<img height="1" width="1" style="display:none;" alt="" src="https://dc.ads.linkedin.com/collect/?pid=150057&amp;fmt=gif">

How to Develop Project Risk Maturity

February 27, 2020 |   | 
2 minutes read
Øyvind Eike Valaker

Øyvind Eike Valaker

Risk Managers can find themselves assuming their ability to tackle risk is as good as it can be. But this is rarely the case.


There are always new skills to be developed and procedures to be put in place. That’s where the idea of working towards risk maturity comes in to play.

What is Risk Maturity?

Risk maturity is the level to which your organization is prepared to handle various risks. The Chartered Institute of Internal Auditing defines five stages of risk maturity:

  • Risk Naive (stage 1)
  • Risk Aware (stage 2)
  • Risk Defined (stage 3)
  • Risk Managed (stage 4)
  • Risk Enabled (stage 5)

Very few organisations can expect to be at stage 5 of risk maturity from the start. It’s a process, with improvements to be made at every step.

Let’s explore the ways your organization can develop its project risk maturity and in turn be better prepared to navigate risk.

Define Objectives and Processes

Any organization looking to boost its level of risk maturity must first define its objectives and processes in the clearest terms. This would ideally be undertaken by members of the board. However, it’s imperative these objectives are then communicated clearly to all staff members so everyone’s working towards the same goals.

Typical risk objectives include:

  • Developing defences against earnings-related risks
  • Nurturing a common understanding of risk across the whole organization to help control risks more cost-effectively
  • Improve capabilities to respond to low-probability, high impact risks
  • Gain a better understanding of risk for competitive advantage

Taking the time to really nail down these objectives will allow you to put consistent processes in place to ensure these goals are achieved.


Safran Risk Manager can help you meet your delivery targets even on a complex,  high-risk project. Book a demo.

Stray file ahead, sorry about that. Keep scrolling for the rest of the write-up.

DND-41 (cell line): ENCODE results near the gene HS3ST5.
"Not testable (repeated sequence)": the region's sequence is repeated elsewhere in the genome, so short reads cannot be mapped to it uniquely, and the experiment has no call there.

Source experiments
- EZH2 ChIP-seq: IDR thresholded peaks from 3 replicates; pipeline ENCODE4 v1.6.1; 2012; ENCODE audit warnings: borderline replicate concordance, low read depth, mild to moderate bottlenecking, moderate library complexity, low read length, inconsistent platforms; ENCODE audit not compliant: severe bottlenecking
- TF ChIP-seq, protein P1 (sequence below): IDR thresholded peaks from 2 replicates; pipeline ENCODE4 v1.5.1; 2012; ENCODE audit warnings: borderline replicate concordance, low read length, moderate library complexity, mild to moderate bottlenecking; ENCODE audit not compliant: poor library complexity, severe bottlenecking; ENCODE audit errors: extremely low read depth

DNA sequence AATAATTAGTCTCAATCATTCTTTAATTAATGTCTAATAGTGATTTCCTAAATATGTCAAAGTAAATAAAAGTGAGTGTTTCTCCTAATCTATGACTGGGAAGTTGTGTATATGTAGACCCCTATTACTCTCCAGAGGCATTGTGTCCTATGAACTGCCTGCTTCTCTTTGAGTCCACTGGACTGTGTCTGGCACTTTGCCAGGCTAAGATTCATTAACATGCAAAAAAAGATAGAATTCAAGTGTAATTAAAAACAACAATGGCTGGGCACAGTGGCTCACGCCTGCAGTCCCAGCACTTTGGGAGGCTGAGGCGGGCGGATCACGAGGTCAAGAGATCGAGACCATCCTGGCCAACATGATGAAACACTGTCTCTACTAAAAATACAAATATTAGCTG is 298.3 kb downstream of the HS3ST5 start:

Management’s Involvement is Key

This may not come as a surprise, but a large proportion of responsibility for an organization reaching stage 5 risk maturity falls at the feet of risk and project managers. They must define risk thresholds, prepare comprehensive risk strategies, communicate these throughout the company, and ensure they report their findings. They must also seek buy-in from the executive suite, making sure the organization’s risk appetite is at the heart of their culture.

Without the hiring, training, and on-the-job development of a talented risk manager, organizations will fail to reach true risk maturity.

What Are the Benefits of Risk Maturity?

When you reach the upper echelons of risk maturity, the benefits are many.

Firstly, seeking risk maturity is economically beneficial. A global study found that organizations in the top 20% of risk maturity enjoyed 3x the level of earnings than those in the bottom 20%. Risk-mature firms can also expect to see their valuation to increase by a quarter and their stock price volatility cut by up to 34%.

This isn’t to mention the fact that risk-mature organizations improve their internal ability to manage risk, increase firm resilience, and garner greater reputations in their sector.


It’s clear that developing a strategy to develop your organization’s risk maturity should be the long-term goal of risk managers. Thankfully, this isn’t as daunting as it seems, especially if you utilize comprehensive risk management tools.

Sarfran Risk Manager, for example, lets you measure the impact of risks more precisely to future-proof as well as better manage projects. It even provides comprehensive retrospectives to contribute towards your organization's overall risk maturity. Try it out for yourself today.